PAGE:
We are fortunate enough to live in a society that all of the decisions we make are (mostly) reversible. If you’re interested in a new camera for street photography, my suggestion is this: just buy it and try it out for yourself. If you don’t like it, simply return it. I know that offers very generous return policies (30 days).

As a general philosophy whenever it comes to anything in life, it is good to ask for the opinion and experiences of others. Sometimes it is good to have a starting point to base our own ideas upon.

However at the end of the day, experience is highly personal. If you have never been to Paris, you can’t simply ask your friends how their experience was. You have to go there and experience it directly for yourself.

If you’ve never shot film, you will never truly understand how the experience is for you, until you actually try it for yourself.

Do you have an idea for a photography project? Don’t ask what others think about your idea. Just try shooting the project. Perhaps after you’ve tried shooting that project, you can show others the photos and ask for their opinion.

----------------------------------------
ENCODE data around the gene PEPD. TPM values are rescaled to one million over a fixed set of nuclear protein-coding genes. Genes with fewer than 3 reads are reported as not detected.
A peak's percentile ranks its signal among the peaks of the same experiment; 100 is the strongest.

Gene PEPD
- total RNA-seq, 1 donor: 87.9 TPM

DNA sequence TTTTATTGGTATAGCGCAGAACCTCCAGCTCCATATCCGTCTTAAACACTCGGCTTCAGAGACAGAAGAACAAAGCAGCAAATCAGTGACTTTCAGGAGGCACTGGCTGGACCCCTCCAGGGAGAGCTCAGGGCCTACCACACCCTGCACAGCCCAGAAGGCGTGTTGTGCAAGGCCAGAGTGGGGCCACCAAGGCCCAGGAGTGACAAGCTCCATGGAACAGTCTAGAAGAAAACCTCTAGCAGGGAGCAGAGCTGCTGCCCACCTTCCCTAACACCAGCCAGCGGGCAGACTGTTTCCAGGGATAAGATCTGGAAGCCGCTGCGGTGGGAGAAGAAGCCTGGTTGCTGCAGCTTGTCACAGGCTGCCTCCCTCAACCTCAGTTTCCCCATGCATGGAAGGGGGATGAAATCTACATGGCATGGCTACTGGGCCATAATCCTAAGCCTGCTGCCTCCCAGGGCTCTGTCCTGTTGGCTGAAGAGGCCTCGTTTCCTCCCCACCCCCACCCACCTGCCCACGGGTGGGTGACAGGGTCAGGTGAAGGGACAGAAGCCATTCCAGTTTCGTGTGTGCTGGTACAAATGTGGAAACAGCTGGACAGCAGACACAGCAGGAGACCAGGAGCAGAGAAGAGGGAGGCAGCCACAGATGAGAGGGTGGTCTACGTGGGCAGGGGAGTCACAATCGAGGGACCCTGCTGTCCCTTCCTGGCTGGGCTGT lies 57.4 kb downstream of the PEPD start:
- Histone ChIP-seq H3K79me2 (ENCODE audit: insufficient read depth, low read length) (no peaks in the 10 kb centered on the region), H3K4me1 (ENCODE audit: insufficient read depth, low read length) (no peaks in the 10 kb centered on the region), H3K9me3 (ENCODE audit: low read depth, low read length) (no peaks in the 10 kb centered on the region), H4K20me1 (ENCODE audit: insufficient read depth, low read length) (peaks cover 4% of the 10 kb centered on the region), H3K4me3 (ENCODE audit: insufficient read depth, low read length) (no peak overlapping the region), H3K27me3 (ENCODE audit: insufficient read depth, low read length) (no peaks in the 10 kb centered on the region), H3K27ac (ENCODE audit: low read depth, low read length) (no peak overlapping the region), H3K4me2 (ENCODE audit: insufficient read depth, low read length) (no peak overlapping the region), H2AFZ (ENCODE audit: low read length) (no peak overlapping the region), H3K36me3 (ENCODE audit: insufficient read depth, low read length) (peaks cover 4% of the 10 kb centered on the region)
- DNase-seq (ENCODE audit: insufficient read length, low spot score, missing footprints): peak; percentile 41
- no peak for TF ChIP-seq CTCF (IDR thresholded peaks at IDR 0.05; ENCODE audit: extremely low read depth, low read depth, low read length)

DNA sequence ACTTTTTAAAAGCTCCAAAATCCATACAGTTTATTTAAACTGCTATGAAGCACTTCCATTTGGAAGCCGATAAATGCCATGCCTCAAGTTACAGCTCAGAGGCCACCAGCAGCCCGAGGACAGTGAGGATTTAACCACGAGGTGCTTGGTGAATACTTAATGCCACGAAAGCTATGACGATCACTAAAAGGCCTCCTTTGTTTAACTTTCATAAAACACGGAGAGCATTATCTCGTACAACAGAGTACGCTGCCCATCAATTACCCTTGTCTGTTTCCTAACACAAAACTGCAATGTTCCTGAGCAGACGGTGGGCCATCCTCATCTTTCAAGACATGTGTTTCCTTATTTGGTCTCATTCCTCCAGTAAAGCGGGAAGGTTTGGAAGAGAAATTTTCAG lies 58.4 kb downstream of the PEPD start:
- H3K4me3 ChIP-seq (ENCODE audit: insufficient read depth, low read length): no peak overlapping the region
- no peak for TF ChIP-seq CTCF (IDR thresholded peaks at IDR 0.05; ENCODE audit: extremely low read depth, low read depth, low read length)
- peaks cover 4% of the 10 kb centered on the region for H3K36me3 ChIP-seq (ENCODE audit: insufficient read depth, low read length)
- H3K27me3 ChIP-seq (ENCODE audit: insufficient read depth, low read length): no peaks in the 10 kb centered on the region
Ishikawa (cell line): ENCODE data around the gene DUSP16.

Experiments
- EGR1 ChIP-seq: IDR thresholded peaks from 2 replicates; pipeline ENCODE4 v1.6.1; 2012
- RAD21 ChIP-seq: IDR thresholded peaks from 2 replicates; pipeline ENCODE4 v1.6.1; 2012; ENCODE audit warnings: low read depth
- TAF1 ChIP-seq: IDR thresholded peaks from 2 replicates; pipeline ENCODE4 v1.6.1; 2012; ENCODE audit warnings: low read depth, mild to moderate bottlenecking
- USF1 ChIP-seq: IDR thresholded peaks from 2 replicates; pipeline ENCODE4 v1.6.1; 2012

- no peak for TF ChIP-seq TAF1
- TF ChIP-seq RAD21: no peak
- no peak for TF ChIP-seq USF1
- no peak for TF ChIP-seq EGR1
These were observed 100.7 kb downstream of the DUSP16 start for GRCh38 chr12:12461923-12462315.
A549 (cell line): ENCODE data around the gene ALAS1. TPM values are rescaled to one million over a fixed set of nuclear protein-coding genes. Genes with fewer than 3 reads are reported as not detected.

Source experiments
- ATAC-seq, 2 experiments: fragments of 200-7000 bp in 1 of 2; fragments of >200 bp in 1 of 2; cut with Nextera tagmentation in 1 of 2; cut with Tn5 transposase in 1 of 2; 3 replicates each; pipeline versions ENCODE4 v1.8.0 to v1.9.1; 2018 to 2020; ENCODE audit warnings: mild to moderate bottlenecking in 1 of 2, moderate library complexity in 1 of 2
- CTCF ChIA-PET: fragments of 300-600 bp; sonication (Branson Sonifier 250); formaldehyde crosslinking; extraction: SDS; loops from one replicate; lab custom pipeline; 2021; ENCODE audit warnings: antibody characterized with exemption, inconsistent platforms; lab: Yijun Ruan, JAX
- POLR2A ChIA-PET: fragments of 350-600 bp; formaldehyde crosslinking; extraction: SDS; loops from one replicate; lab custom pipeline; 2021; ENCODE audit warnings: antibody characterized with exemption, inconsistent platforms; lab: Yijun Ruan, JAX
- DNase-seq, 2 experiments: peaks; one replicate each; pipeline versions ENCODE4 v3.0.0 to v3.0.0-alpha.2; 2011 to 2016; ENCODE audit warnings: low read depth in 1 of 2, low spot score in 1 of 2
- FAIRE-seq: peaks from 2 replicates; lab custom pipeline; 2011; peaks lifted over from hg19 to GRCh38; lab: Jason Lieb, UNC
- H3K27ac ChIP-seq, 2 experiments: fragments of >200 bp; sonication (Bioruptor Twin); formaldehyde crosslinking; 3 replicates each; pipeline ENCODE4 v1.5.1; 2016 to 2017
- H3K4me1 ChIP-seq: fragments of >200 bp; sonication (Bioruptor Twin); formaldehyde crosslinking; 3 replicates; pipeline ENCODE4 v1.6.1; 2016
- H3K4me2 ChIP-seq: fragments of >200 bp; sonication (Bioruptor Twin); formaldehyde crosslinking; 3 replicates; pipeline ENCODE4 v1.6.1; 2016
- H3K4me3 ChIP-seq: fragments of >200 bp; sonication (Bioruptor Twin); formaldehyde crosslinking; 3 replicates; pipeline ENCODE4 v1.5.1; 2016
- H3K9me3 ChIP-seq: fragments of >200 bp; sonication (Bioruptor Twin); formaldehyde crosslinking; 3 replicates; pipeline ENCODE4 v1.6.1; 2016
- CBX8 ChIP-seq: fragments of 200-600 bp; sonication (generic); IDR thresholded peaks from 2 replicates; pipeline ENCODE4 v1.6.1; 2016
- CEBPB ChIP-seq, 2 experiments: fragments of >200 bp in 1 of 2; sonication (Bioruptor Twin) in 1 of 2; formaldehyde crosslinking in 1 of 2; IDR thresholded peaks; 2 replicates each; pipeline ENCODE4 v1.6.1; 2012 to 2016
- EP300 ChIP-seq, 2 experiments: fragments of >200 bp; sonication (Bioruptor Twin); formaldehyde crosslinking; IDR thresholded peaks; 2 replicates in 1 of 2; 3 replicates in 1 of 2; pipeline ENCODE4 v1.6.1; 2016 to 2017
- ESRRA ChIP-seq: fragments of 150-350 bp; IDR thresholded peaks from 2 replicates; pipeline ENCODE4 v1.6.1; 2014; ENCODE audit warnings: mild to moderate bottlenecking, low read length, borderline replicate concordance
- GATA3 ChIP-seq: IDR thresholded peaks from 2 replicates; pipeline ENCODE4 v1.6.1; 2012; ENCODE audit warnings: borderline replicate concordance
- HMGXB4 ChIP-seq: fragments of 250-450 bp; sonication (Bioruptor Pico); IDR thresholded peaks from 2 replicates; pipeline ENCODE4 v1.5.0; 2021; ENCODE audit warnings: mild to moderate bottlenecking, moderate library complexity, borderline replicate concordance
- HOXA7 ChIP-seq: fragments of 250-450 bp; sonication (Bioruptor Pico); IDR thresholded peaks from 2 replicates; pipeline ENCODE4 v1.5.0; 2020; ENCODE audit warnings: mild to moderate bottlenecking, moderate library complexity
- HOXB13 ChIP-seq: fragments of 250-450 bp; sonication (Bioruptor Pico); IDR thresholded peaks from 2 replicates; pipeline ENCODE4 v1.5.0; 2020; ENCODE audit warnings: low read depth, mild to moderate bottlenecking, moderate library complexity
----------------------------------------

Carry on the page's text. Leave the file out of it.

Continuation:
Long story short: disregard camera reviews from others (including mine), opinions and experiences of others, and just try things for yourself.

Live a life of self-experimentation, and have fun.

16 thoughts on “Try it Out For Yourself”

  1. I love it how you are living in a fairytail World where you have all that time, resources and generosity from the retailers.

    The reality does not work that way. And returning stuff is a hassle and the next buyer of that camera has to deal with your ‘old’ stuff.

    The only real advice is: reviews, previews, hands-on’s, etc are guidance not a rule book. Educate yourself and see what fits your own needs.